by: Expert Panel®Forbes Councils Member featuring JC Abusaid, CEO/President
From credit card balances to payment history to recent inquiries, there are many factors that go into determining someone’s credit score. While maintaining a high credit score can provide you with easier access to low-interest loans and higher credit card limits, having a low credit score can stand in the way of pursuing financial goals and achieving the lifestyle you’ve dreamed of.
Thankfully, a low credit score can be remedied with a little bit of time, discipline and the right strategies. To help, below 14 members of Forbes Finance Council share some actionable tips for an individual who wants to improve their credit score.
A high-limit secured credit card can skyrocket a low credit score. This is true because revolving accounts such as credit cards add more points to a credit profile than an installment account, such as a vehicle loan. Just remember to keep the utilization of the credit card under 10%. – Antoine Sallis, Pacc 10 Enterprise
Assuming you pay off your credit cards every month, you should avoid crossing the month’s end with a balance that’s close to your credit limit. Credit bureaus will get a report from your credit card, and you will get “dinged” for a high credit limit—even if you pay off the entire balance in the week of the month’s end. So, if you need to, send a partial payment prior to the month’s end. – John Abusaid, Halbert Hargrove
When it comes to credit cards, always pay your bills on time, and always pay more than the minimum. Paying down the cards that have the least available credit is also advisable. You want to ensure, as much as possible, that your credit card balance is not near the limit. Lastly, don’t necessarily get rid of cards that you have had for a long time, as they help your score if you are in good standing. – Sheryl J. Moore, Wink, Inc.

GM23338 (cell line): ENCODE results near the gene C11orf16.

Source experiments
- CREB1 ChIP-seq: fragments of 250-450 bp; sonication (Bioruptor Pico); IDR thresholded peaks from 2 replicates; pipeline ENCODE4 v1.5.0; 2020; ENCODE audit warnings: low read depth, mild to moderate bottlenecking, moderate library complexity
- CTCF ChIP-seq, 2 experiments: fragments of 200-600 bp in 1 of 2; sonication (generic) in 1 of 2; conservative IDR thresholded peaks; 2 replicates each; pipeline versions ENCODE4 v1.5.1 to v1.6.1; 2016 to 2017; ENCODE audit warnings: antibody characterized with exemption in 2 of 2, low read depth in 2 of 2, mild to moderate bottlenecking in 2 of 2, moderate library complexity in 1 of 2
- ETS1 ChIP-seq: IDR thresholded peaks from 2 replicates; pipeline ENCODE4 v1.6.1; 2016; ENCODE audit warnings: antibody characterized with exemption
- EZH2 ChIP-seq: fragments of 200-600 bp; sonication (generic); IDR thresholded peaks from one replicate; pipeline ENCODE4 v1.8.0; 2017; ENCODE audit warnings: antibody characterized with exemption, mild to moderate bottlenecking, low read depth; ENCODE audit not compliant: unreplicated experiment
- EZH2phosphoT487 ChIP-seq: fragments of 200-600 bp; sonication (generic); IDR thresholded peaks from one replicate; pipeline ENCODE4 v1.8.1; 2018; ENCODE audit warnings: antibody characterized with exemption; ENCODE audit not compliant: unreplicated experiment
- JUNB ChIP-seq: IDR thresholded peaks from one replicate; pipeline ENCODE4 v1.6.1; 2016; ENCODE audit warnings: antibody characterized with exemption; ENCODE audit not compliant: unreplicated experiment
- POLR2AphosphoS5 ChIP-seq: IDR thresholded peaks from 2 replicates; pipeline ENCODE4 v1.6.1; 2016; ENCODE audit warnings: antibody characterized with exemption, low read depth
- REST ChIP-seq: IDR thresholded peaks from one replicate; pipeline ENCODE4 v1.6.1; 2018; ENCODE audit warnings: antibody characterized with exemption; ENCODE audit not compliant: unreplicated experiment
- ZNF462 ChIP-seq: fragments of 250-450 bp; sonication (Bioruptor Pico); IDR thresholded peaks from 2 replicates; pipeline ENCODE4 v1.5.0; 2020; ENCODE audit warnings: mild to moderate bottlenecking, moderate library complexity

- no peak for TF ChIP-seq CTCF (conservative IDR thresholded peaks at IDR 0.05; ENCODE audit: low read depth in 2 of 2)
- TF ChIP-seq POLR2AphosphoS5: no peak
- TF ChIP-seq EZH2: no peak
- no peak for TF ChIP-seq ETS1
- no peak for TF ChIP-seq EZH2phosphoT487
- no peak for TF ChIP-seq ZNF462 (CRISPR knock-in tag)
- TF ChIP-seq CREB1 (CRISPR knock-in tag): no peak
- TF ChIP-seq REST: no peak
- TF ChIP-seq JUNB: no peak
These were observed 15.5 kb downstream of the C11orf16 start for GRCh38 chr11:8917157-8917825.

My No. 1 tip for student loan borrowers, specifically, is to set up automated payments, even for the minimum amount, to ensure due dates are never missed. Most billing platforms have this feature. Payment history is 35% of your credit score, and it makes up the largest factor in the FICO and VantageScore systems. Late payments can drop a credit score by as much as 100 points and remain on credit reports for up to 7.5 years. – Tony Aguilar, Chipper
Use one credit card exclusively. Charging a small amount to each card doesn’t bode well for your credit score. Instead, use one go-to card for all purchases, and pay off smaller balances on your other cards. Having one larger balance (of less than 10% of that card’s credit limit) and several “zero” cards is a better move to boost your credit score than having multiple, smaller balances. – Luz Urrutia, Accion Opportunity Fund
Roughly 65% of your credit score is based on timely payments and the balance of your credit card debt. Make sure all your payments are updated to address your current balance, and try to get your credit card debt balances below 20% of your limit. A quick way to get your usage to this level is to ask for a credit line increase. That said, make sure you are disciplined enough not to continue to use the credit card. – Will Tullos, Reliant Mortgage LLC